The gaping mouth which serves as the entrance to Luna Park has been an iconic Melbourne landmark for over a century. Located in the seaside suburb of St Kilda, in what used to be Melbourne’s bohemian heartland, the area has now fallen into decline in terms of cultural significance. Many of the artists who made this area unique have moved to cheaper digs across the Yarra River and some, who found success on the international stage have left, never to return. In their place have come the upwardly mobile to dwell in poorly designed condominiums that have sprouted en masse from the suburb’s demolition sites. This influx has fundamentally altered the cultural character of this once colourful and raffish suburb.
Traditionally, St Kilda has been a social melting pot and at its heart is the absurdly luminous Luna Park, with its ajar mouth promising entree into a parallel universe where the ordinary cares of existence remain in the real world outside the park’s boundary. Today the face of Luna Park contemplates a busy Mc Donald’s restaurant while on its flank is a bar frequented by some of this city’s most self-conscious hipsters. There are dark rumours circulating that the celebrated attraction, like many of St Kilda’s iconic establishments, is losing money.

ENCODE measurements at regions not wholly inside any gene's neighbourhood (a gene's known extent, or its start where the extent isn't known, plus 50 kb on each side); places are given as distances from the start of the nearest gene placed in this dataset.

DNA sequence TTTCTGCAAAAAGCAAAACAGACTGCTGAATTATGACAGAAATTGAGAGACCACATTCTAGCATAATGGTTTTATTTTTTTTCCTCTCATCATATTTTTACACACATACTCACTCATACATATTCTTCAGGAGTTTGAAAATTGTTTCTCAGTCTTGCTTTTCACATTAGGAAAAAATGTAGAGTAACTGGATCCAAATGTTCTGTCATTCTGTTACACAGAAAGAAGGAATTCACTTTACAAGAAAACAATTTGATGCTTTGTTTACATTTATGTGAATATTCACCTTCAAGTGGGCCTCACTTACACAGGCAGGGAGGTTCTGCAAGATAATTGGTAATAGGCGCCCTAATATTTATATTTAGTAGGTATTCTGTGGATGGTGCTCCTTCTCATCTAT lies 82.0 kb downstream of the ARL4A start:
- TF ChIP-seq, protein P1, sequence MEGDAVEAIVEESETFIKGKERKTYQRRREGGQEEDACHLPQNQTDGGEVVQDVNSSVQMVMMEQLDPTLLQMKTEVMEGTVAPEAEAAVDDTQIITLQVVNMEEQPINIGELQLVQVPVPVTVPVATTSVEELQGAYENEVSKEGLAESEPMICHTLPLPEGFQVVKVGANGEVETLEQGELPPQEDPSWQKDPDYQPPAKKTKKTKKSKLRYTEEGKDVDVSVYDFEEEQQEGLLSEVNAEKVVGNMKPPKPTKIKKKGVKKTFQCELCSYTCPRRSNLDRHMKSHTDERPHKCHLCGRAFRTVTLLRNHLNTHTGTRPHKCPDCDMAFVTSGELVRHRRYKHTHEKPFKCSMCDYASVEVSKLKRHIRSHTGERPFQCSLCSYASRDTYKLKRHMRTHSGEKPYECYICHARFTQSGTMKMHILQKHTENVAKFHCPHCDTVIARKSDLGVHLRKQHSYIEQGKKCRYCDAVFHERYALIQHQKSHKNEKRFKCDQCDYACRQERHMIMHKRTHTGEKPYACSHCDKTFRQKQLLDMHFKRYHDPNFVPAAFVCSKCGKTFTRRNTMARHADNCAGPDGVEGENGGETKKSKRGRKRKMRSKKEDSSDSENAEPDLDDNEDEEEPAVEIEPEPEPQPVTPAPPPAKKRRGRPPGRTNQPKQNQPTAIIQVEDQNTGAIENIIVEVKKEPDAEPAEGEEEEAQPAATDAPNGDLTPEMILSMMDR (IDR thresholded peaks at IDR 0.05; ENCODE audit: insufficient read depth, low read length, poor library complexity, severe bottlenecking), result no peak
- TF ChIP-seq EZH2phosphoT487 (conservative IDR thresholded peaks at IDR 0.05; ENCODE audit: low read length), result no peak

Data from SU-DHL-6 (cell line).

Despite this shifting social paradigm, Luna Park resonates strongly in the collective memory of all who live in this city. It has been the subject of paintings by Nolan, Blackman and Albert Tucker and it is one of the city’s most photographed structures.
Tucker, who lived in nearby Robe Street during the WWII, imagined a darker Luna Park and while his free spirited wife, the artist Joy Hester, disappeared for trysts with her lover, Billy Hyde, the drummer in the resident band at St Moritz, Tucker painted a sombre and slightly monovalent Luna Park within whose shadows we imagine Victory Girls locked in smudged embrace with drunk U.S. service men.
For Tucker, Luna Park was a structural deception and a tangible representation of a general decline in moral standards brought by the war. He felt surrounded by this moral decay and it was made real for him by the infidelity of his wife.